Luna managed to provide instruments, either by delivering them in person or by mail. Virtual programs proved to be viable, and will continue to present positives moving forward post-pandemic. The tuition standards already established proved their long-term value, as students continued to access programs. The program’s foundational principles, though severely tested, were successful in assisting families during those uncertain times.
“Part of the initiative is to break through those barriers and systemic problems where families felt they needed to come to somebody and ask—you take that away and just put it on an application and it’s done. We found that more families came and joined us who were kind of in the middle—they were economically doing better than most, but not well enough to cover the cost,” says Luna.
Education Director Kelly Clingan weighs in on JazzED’s response to 2020. Clingan emphasizes that even though the alternative access has been a challenge, it’s also been a major positive. “It’s been super fun,” she says unabashedly. She has tailored the programming to meet the epic circumstances faced by our community, both before and during the pandemic. The racial reckoning American society is experiencing has further informed JazzED’s programming, such as teaching awareness of the social responsibility musicians inherit in times of social change. The “Virtual Protest Songs Project,” for example, familiarizes students with songs by artists including Nina Simone, Marvin Gaye, and more.
The project includes “a deep dive into what was happening in society at the time the song was composed, and what was going on in the life of that artist,” says Clingan. “We’ll be really digging into using music as a tool, not only for individual expression, but for social change.”
She also addressed the essential tool of listening to jazz, of introducing students to the art form’s formidable recorded history. After all, you can’t learn to swing without experiencing the vibe and cadence of classic recordings played by the masters.
“One of the very first things we did in COVID times was to launch an online guided listening series of some of the great albums that our teachers talk through. We coupled it with some lesson plans and worksheets for teachers to use,” she remarks proudly.
Moving forward in 2021 will be a read and react scenario for JazzED. They are planning digital programs for this summer, with the hope of hybrid opportunities for live programming dependent on the state of the pandemic. The aim is for full, in-person programming in September.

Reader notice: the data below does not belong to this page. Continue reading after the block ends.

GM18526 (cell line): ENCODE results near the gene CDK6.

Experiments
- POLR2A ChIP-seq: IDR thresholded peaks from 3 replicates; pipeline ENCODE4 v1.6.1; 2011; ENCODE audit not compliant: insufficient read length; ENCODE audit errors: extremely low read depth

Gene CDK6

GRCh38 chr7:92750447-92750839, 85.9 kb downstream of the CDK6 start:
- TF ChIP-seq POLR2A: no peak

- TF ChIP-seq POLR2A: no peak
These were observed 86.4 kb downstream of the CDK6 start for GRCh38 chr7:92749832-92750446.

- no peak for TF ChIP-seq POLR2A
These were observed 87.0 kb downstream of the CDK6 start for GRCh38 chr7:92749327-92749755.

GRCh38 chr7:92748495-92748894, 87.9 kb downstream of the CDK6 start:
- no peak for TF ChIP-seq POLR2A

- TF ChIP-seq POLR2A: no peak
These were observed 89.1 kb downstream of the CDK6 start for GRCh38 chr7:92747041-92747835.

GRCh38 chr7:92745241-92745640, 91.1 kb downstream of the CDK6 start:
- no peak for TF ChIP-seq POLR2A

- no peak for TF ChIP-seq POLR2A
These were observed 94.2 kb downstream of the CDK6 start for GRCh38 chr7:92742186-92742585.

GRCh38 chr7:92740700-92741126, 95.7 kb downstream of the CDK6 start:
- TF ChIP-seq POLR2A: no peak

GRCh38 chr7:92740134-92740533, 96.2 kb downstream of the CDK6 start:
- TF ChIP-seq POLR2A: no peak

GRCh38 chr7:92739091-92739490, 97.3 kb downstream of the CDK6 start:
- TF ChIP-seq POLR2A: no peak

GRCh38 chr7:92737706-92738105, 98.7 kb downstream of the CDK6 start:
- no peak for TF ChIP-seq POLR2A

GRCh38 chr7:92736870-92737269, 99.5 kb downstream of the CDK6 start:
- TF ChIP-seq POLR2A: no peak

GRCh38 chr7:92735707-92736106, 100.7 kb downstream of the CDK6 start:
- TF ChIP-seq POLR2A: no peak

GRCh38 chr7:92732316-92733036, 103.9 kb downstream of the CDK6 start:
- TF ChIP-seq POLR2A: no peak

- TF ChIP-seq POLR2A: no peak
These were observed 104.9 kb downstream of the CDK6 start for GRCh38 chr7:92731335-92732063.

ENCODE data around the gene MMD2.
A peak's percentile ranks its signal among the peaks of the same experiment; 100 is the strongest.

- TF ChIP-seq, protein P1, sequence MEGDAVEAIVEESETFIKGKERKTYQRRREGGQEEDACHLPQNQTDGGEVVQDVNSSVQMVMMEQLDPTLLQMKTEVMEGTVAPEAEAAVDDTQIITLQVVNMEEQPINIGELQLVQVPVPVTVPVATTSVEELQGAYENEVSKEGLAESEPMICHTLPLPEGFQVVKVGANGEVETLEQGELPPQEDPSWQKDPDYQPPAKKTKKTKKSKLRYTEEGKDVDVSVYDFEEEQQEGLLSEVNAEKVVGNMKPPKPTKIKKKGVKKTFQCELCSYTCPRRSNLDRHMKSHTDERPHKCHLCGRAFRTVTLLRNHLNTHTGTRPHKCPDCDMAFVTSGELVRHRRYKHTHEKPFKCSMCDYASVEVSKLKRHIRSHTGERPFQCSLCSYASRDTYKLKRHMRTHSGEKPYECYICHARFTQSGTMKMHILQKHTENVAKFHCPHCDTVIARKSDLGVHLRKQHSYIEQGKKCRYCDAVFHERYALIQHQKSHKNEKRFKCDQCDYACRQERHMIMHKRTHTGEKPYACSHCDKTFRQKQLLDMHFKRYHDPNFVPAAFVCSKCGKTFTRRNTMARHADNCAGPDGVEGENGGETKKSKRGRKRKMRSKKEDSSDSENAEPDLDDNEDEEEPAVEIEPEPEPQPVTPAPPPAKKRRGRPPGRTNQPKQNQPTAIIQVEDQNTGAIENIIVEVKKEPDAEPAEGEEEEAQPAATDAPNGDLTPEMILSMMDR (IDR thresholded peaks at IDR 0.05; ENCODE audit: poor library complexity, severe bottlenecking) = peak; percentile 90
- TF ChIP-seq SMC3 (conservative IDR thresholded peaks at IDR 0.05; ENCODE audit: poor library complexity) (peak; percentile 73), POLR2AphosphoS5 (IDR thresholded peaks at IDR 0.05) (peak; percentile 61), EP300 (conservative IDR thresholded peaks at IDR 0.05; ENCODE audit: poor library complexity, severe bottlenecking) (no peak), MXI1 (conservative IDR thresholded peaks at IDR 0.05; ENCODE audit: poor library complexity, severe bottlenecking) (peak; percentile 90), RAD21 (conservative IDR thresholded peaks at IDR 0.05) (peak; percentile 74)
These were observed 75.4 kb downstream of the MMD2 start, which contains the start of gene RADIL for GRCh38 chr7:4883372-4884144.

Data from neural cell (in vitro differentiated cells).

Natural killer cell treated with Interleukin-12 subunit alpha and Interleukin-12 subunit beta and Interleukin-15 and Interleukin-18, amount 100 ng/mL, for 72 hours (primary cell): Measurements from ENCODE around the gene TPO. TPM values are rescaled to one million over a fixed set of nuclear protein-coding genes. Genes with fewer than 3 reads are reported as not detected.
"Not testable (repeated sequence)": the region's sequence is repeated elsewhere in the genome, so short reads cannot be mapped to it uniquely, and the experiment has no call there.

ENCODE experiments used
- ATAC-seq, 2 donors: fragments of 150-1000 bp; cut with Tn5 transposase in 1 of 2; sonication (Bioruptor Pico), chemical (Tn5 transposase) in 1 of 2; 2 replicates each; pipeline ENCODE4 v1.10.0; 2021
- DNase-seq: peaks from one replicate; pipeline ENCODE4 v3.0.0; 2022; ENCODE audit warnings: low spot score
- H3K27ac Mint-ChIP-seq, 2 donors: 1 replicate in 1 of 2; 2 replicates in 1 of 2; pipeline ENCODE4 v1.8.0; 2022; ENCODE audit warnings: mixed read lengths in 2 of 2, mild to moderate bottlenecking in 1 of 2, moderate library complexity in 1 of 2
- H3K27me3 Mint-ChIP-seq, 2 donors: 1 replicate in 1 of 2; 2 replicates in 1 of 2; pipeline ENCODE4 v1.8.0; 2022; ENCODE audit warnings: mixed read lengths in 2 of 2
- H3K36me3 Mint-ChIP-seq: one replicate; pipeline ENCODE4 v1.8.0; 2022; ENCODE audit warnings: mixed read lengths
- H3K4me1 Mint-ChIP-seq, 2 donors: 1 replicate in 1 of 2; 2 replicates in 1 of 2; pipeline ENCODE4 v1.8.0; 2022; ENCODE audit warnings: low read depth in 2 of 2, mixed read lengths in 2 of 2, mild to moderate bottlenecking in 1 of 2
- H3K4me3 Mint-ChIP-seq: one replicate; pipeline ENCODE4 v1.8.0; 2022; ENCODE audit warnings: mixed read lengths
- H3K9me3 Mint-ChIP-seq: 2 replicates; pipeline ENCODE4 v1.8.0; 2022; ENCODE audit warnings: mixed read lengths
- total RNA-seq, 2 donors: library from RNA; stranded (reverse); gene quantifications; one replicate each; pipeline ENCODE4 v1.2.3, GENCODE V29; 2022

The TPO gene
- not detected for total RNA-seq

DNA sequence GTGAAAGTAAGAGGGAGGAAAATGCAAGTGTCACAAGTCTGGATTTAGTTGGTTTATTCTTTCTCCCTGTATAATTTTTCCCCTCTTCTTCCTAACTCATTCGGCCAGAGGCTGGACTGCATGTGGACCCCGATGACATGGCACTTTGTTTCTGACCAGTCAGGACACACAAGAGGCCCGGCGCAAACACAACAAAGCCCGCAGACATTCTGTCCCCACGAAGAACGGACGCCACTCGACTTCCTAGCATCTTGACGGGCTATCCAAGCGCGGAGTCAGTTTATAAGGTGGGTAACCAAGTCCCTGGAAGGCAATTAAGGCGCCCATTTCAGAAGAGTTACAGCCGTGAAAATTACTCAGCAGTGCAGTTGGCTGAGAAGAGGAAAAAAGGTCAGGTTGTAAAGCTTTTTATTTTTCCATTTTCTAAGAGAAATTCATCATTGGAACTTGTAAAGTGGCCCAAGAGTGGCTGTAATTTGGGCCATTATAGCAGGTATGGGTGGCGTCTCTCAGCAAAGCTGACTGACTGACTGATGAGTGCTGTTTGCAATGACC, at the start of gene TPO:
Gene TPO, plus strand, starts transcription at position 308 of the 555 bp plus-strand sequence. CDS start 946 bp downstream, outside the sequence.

Looking further ahead, JazzED is teaming with Community Roots Housing in the creation of a new building that will house the program, as well as provide affordable housing in the Rainier Valley. Being constructed on the former site of the Imperial Lanes Bowl, fundraising for the project has been undaunted by the worldwide pandemic. Indeed, 2020 proved to be a record year for the program in those terms. The plans for the new space provide ample hope for the future, emboldened by the consistent generosity of the Seattle community. That generosity of spirit is front and center for Executive Director de Koch.
“This is a story of hope,” she says. “This building will be a community gathering place where our kids and their families can come and feel they are a part of something that is their home where they share power in this place, that they see themselves there as a part of a community. All of that in this time of inequity being highlighted, is really important. This building has given people a way to really plug in and be a part of something helpful.”
For the second year running, JazzED’s most important fundraising event will be presented virtually. “Soundtrack for the Future Virtual Gala” will be streamed live from the Royal Room on March 18 at 7pm. Student stories, live performances, new videos, and Virtual Fund-a-Need will highlight the evening. Information for this important event is available at